Maybe the narrowest of wins has shattered Turnbull’s self-confidence. One Liberal campaign insider is now describing him to confidants as a “broken man”. Effective leaders learn from setbacks; they’re not overwhelmed by them. But, on the evidence so far, our country is in for three years …
Australia could learn a lot from the fact that a number of American cities are successfully reducing the role of criminalisation in their drug policies.
This is something that should be addressed at the Drug Summit in Sydney today.
This cross-party summit, to be held at Parliament House in Macquarie Street, will consider the context of the illicit drug policy and evaluate its efficacy. In particular, the summit will debate the merits of harm-minimisation and highlight new strategies to deal with the scourge of drug misuse and addiction.
Seattle and King County in …
There were three items for the first meeting of the new Turnbull cabinet: the cliff-hanger federal election, the response to Four Corners’ teenage detention revelations, and Kevin Rudd. And so the Coalition government has started as it seems doomed to continue: reacting badly to events and to other people’s agendas.
It’s increasingly obvious that Malcolm Turnbull’s desperation to be prime minister was not matched by any particular vision for the country. After deposing his predecessor, he spent nine months raising subjects before ruling them out; and the “economic plan” he referred …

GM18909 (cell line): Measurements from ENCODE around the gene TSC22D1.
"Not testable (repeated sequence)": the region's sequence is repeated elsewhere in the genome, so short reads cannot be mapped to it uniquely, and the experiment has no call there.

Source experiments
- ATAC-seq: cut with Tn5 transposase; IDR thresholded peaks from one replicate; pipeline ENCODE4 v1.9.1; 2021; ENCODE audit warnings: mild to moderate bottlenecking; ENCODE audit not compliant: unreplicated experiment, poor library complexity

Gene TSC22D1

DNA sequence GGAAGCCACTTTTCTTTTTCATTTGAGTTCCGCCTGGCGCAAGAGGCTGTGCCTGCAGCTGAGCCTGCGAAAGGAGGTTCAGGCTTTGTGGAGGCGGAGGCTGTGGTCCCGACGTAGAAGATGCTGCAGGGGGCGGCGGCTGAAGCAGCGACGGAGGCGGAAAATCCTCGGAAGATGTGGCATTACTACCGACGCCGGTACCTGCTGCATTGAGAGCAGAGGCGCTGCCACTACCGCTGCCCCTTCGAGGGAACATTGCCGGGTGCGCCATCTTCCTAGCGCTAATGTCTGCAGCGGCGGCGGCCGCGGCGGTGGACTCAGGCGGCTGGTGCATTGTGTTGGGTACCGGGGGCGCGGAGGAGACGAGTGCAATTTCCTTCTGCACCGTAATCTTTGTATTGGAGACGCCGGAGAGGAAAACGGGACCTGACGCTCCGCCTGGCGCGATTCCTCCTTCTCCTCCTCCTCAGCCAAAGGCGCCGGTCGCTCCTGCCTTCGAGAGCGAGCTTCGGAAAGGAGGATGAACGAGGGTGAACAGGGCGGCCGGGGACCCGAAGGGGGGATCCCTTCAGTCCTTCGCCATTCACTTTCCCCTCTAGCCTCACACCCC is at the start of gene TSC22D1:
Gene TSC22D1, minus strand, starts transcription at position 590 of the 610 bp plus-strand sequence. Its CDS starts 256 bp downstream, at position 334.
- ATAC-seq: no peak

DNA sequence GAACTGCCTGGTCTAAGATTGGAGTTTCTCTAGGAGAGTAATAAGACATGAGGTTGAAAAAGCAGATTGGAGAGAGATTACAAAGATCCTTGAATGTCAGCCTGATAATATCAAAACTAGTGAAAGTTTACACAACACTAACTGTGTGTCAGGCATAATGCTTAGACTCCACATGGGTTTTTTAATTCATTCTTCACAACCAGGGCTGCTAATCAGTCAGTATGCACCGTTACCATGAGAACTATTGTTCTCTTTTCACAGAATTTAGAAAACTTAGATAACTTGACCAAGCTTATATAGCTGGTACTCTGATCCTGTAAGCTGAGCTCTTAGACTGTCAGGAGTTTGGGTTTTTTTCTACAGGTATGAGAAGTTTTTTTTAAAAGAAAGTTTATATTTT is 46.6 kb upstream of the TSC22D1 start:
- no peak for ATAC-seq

The tragic situation of Harriet Wran, daughter of the late NSW Labor premier, Neville Wran, recently received saturation media coverage. Spiralling problems with ice ended with Ms Wran pleading guilty to accessory after the fact of murder and robbery in company.
In the sentence hearings in court, Harriet Wran revealed the personal demons she has been fighting for many years. She will not be the last person to turn to alcohol and other drugs to get relief from personal demons only to find heaven in the short term and hell in …
You don’t politically execute prime ministers and not pay a price – as Julia Gillard, Kevin Rudd , and now Malcolm Turnbull have all discovered. There is not the slightest doubt that the drop in the Liberal National coalition’s primary vote and the spike in support for conservative micro-parties owes much to dismay at what the Liberal Party did to the person who had led them into government.
“He was elected by the people and should have been judged by the people,” was Tony Abbott’s lethal response to Rudd’s political …
Celebrity independents and a hostile crossbench are poised to stymie Malcolm Turnbull’s key election promises to cut company tax and restore the building industry watchdog if he wins today’s election, thwarting the Prime Minister’s intention of the double- dissolution election.
As voters abandon the major parties for independents, voting reforms appear unlikely to end the horsetrading and chaos in the Senate, which could cruel the Coalition’s chances of passing its centrepiece promises.
As Mr Turnbull used his last day of campaigning to call again for stability and a vote for the …